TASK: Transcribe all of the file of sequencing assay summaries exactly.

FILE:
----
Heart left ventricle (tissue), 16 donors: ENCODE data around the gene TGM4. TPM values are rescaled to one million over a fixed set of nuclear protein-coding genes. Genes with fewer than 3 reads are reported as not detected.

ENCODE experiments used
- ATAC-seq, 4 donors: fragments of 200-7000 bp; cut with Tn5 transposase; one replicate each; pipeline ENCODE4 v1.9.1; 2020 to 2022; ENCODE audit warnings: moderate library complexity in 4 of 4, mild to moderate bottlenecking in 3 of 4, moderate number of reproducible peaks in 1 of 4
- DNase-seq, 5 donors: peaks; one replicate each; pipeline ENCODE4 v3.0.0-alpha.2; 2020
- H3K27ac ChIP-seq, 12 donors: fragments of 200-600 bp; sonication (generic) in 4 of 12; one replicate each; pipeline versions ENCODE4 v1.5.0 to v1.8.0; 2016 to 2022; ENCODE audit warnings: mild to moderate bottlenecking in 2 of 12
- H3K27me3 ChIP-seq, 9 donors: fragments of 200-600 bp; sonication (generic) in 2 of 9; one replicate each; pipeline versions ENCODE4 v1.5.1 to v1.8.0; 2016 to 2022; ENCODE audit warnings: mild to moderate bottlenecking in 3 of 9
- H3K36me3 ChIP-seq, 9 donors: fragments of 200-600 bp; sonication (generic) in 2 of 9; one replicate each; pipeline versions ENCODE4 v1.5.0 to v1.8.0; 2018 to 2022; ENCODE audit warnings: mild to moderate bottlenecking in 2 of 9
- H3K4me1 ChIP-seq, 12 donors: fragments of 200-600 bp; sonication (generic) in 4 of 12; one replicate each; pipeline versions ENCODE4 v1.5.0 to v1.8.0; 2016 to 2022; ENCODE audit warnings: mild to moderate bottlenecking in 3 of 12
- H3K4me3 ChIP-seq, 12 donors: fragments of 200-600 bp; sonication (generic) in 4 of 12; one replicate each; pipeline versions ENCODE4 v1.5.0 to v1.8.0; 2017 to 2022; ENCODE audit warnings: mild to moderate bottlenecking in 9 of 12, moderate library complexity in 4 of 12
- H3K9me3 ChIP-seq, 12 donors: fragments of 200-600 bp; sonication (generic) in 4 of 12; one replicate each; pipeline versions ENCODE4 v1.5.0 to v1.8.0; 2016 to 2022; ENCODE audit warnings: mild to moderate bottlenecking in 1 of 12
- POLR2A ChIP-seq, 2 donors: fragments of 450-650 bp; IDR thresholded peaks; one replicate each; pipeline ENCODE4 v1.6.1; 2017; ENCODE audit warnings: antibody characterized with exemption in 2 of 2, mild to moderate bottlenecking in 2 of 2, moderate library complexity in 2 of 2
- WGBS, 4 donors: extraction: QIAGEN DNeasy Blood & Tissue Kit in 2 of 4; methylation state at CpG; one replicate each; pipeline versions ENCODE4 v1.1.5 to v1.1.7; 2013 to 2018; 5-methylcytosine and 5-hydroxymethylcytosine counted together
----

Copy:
Heart left ventricle (tissue), 16 donors: ENCODE data around the gene TGM4. TPM values are rescaled to one million over a fixed set of nuclear protein-coding genes. Genes with fewer than 3 reads are reported as not detected.

ENCODE experiments used
- ATAC-seq, 4 donors: fragments of 200-7000 bp; cut with Tn5 transposase; one replicate each; pipeline ENCODE4 v1.9.1; 2020 to 2022; ENCODE audit warnings: moderate library complexity in 4 of 4, mild to moderate bottlenecking in 3 of 4, moderate number of reproducible peaks in 1 of 4
- DNase-seq, 5 donors: peaks; one replicate each; pipeline ENCODE4 v3.0.0-alpha.2; 2020
- H3K27ac ChIP-seq, 12 donors: fragments of 200-600 bp; sonication (generic) in 4 of 12; one replicate each; pipeline versions ENCODE4 v1.5.0 to v1.8.0; 2016 to 2022; ENCODE audit warnings: mild to moderate bottlenecking in 2 of 12
- H3K27me3 ChIP-seq, 9 donors: fragments of 200-600 bp; sonication (generic) in 2 of 9; one replicate each; pipeline versions ENCODE4 v1.5.1 to v1.8.0; 2016 to 2022; ENCODE audit warnings: mild to moderate bottlenecking in 3 of 9
- H3K36me3 ChIP-seq, 9 donors: fragments of 200-600 bp; sonication (generic) in 2 of 9; one replicate each; pipeline versions ENCODE4 v1.5.0 to v1.8.0; 2018 to 2022; ENCODE audit warnings: mild to moderate bottlenecking in 2 of 9
- H3K4me1 ChIP-seq, 12 donors: fragments of 200-600 bp; sonication (generic) in 4 of 12; one replicate each; pipeline versions ENCODE4 v1.5.0 to v1.8.0; 2016 to 2022; ENCODE audit warnings: mild to moderate bottlenecking in 3 of 12
- H3K4me3 ChIP-seq, 12 donors: fragments of 200-600 bp; sonication (generic) in 4 of 12; one replicate each; pipeline versions ENCODE4 v1.5.0 to v1.8.0; 2017 to 2022; ENCODE audit warnings: mild to moderate bottlenecking in 9 of 12, moderate library complexity in 4 of 12
- H3K9me3 ChIP-seq, 12 donors: fragments of 200-600 bp; sonication (generic) in 4 of 12; one replicate each; pipeline versions ENCODE4 v1.5.0 to v1.8.0; 2016 to 2022; ENCODE audit warnings: mild to moderate bottlenecking in 1 of 12
- POLR2A ChIP-seq, 2 donors: fragments of 450-650 bp; IDR thresholded peaks; one replicate each; pipeline ENCODE4 v1.6.1; 2017; ENCODE audit warnings: antibody characterized with exemption in 2 of 2, mild to moderate bottlenecking in 2 of 2, moderate library complexity in 2 of 2
- WGBS, 4 donors: extraction: QIAGEN DNeasy Blood & Tissue Kit in 2 of 4; methylation state at CpG; one replicate each; pipeline versions ENCODE4 v1.1.5 to v1.1.7; 2013 to 2018; 5-methylcytosine and 5-hydroxymethylcytosine counted together